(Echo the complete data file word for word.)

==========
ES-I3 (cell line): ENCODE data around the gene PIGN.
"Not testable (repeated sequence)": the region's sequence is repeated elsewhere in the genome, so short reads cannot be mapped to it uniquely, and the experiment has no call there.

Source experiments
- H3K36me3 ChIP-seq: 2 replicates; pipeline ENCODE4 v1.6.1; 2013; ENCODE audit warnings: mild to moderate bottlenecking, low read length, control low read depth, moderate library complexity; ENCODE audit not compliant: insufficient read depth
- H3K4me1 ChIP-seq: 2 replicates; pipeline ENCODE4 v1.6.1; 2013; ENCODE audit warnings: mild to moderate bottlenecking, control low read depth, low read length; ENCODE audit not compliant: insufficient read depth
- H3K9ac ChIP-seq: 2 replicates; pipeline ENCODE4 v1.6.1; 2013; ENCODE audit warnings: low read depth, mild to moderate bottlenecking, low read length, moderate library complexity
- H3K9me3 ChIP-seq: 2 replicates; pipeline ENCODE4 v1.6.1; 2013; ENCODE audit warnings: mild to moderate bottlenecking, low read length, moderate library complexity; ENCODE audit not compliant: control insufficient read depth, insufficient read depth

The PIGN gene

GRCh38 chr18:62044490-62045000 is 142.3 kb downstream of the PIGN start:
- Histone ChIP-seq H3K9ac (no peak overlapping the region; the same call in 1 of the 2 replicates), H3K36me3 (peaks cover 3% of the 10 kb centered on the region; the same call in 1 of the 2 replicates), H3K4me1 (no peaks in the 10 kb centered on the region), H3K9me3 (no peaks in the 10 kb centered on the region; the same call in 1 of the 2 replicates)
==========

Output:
ES-I3 (cell line): ENCODE data around the gene PIGN.
"Not testable (repeated sequence)": the region's sequence is repeated elsewhere in the genome, so short reads cannot be mapped to it uniquely, and the experiment has no call there.

Source experiments
- H3K36me3 ChIP-seq: 2 replicates; pipeline ENCODE4 v1.6.1; 2013; ENCODE audit warnings: mild to moderate bottlenecking, low read length, control low read depth, moderate library complexity; ENCODE audit not compliant: insufficient read depth
- H3K4me1 ChIP-seq: 2 replicates; pipeline ENCODE4 v1.6.1; 2013; ENCODE audit warnings: mild to moderate bottlenecking, control low read depth, low read length; ENCODE audit not compliant: insufficient read depth
- H3K9ac ChIP-seq: 2 replicates; pipeline ENCODE4 v1.6.1; 2013; ENCODE audit warnings: low read depth, mild to moderate bottlenecking, low read length, moderate library complexity
- H3K9me3 ChIP-seq: 2 replicates; pipeline ENCODE4 v1.6.1; 2013; ENCODE audit warnings: mild to moderate bottlenecking, low read length, moderate library complexity; ENCODE audit not compliant: control insufficient read depth, insufficient read depth

The PIGN gene

GRCh38 chr18:62044490-62045000 is 142.3 kb downstream of the PIGN start:
- Histone ChIP-seq H3K9ac (no peak overlapping the region; the same call in 1 of the 2 replicates), H3K36me3 (peaks cover 3% of the 10 kb centered on the region; the same call in 1 of the 2 replicates), H3K4me1 (no peaks in the 10 kb centered on the region), H3K9me3 (no peaks in the 10 kb centered on the region; the same call in 1 of the 2 replicates)